Where are you from? Has your Country influenced your stories somehow?

I am from Brisbane, Queensland, Australia. I’ve always read vampire, fantasy, supernatural stories based in either America and Europe but never here, and if they are based here, it’s usually in the sense of real-life stories or a fictional story based on the author’s life experience migrating to Aus. There was never a supernatural story – or a fantasy-like story I have seen that includes Aus. In terms of influence, our slangis a big one – we use words much differently here, and it confuses a lot of outsiders and swearing, apparently. Plus I want to break stereotypes, we don’t ride kangaroos hahaha. Dropbears though . . . well, I’ll let the readers figure that out.

If your wondering about Melbourne, I have visited the city three times and in those times the things I have written don’t do the city justice. It’s so big and the coffee capital of Australia, a place where the arts are more appreciated then up in Brisbane. But I’m not lying when we say four seasons in one day, seriously that city has bi-polar weather. Plus it’s cold – I don’t do cold weather.

Writers are such for different reasons, which was your thing that made you decide you wanted to become a professional writer?

In truth – I like the idea that I can create stories and share them with people and make this a full-time thing would be amazing. Cause the idea of having to work for someone or sit behind a desk, taking orders from someone is a living nightmare for me. I don’t consider that living, having to work for the man, full time, 38hrs a week – no thanks. It scares me, as I think my freedom would be taken, so I guess that’s another reason, I call the shots, no one else does. The third reason is, I’ve always had such an active imagination when I was young, a hero going to slay the big evil vampire, adored by many for their heroics but as I grew older and more cynical (lol), I started to sympathise with the vampires more, preferred them more than my own human characters.

Any non-book related hobbies you want to share with us?

Apart from video games . . . I am a muso lover – though I do get impatient when learning an instrument, I love listening to it and supporting Aussie bands and going to gigs. I do love going to comic con conventions and food markets and going to high teas (does that count as a hobby?) I am a foodie, I like to cook dishes that I haven’t tried before or re-make cause it was so lovely. I also garden a bit on the side, growing blueberry bushes and strawberries with a few indoor plants. Travelling is on the cards but at a much later date.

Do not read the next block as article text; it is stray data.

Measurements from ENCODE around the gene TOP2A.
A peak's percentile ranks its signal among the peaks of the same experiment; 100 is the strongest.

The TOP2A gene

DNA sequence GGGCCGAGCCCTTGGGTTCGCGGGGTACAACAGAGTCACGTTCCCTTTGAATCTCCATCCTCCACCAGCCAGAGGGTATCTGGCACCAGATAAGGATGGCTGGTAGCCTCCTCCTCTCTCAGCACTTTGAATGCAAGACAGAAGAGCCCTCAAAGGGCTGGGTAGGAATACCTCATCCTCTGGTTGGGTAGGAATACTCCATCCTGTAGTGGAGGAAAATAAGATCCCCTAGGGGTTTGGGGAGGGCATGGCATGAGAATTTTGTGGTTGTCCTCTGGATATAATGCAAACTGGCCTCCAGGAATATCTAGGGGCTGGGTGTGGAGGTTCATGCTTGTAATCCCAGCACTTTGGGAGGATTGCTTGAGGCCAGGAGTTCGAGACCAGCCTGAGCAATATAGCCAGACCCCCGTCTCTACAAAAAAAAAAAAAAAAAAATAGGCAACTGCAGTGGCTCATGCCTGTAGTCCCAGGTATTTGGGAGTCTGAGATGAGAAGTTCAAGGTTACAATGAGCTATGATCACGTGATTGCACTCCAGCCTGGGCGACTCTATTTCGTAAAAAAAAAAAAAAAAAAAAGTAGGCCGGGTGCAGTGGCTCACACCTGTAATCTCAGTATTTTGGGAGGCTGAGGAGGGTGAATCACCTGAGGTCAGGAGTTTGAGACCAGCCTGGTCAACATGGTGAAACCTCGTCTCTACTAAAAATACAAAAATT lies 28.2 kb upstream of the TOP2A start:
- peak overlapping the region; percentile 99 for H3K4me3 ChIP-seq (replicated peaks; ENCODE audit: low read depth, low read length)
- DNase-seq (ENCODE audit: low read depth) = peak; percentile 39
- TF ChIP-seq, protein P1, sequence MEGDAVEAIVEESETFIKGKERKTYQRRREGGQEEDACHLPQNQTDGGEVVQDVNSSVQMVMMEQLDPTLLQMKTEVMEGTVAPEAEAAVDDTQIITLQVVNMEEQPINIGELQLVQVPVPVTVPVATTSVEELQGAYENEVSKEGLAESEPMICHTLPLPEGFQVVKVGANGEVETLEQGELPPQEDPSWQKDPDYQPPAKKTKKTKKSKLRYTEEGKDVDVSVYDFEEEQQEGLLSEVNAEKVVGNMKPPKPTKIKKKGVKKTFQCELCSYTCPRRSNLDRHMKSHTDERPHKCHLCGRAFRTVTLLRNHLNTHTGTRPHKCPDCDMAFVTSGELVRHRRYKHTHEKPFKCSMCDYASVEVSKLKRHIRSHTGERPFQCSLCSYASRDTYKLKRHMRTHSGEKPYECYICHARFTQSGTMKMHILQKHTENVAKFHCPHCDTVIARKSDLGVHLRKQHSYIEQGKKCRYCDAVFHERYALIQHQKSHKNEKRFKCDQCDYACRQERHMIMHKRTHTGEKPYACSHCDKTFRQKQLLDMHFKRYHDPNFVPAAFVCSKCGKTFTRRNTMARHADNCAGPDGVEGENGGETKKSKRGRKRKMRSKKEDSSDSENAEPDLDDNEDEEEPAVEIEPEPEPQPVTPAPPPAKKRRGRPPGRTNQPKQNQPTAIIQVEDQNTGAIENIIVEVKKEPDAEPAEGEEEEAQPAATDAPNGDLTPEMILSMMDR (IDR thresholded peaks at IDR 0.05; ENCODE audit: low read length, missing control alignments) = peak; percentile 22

One book, one movie, one song, one food, one sport and one videogame?

Tough choice as there is so many . . . (cries for days):

VideoGame: Dragon Age Inquisition (Replayed it 4 times)
Song: Little less sixteen candles, a little more touch me – Fall Out Boy (I am a simple lady, I see a vampire-themed music video, I love it, but I am also a FOB fan).
Sport: I don’t do sports, so I’m gonna do anime.
Anime: One piece (Zoro is my favourite character).
Movie: Pride & prejudice (2005)
Book: Dracula (has to be Dracula).
Food: this is mean – but If I have to choose – roast chicken dinner can’t go wrong with that. *Drools*.

Aside from being an author, what is for you the perfect job ?

You think about how you would become a full-time writer no matter what – it fills you with determination. (Undertale reference, sorry).

But if it is not meant to be, I would be running my own business of sorts, calling the shots as someone else telling me what to do a is a big no. Like a café – with cats – a cat café as I adore them and coffee.

You love vampires, would you let Count Dracula bite you?

Hahaha, love that! But it’s a no for me, even if the main vampire in my series asked for a bite, I would say no. I’ve always stated if vampires were real, I would become a vampire hunter, I don’t want to be the helpless victim or be the girls who beg to bed rescued. I would be buffy with the stake.

If you had to define yourself just using one sentence of your novels, which one would be?

Oof one sentence. . . To best define me, I did write my own quirks in a scene in Living with Vampires, and it’s perfect for me, as it is me.

‘Neil admired how carefree she was then, loving the present moment, dancing out whatever scene was in her head.’

– Neil about Valeria (Living with Vampires).

I do like to dance.

The writer

I’d like to know about your first steps, the very first day you decided to become a professional writer, what made you do it?